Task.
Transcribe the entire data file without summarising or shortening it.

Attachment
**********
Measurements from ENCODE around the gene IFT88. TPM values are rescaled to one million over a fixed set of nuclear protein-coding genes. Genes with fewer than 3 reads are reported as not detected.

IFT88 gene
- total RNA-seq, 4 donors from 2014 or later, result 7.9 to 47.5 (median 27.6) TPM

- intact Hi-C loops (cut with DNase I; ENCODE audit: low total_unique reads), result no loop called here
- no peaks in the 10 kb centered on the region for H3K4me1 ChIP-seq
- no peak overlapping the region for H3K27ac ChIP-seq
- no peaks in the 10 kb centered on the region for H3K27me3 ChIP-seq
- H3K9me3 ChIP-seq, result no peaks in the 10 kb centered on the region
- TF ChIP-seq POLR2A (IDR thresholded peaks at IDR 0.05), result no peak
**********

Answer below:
Measurements from ENCODE around the gene IFT88. TPM values are rescaled to one million over a fixed set of nuclear protein-coding genes. Genes with fewer than 3 reads are reported as not detected.

IFT88 gene
- total RNA-seq, 4 donors from 2014 or later, result 7.9 to 47.5 (median 27.6) TPM

- intact Hi-C loops (cut with DNase I; ENCODE audit: low total_unique reads), result no loop called here
- no peaks in the 10 kb centered on the region for H3K4me1 ChIP-seq
- no peak overlapping the region for H3K27ac ChIP-seq
- no peaks in the 10 kb centered on the region for H3K27me3 ChIP-seq
- H3K9me3 ChIP-seq, result no peaks in the 10 kb centered on the region
- TF ChIP-seq POLR2A (IDR thresholded peaks at IDR 0.05), result no peak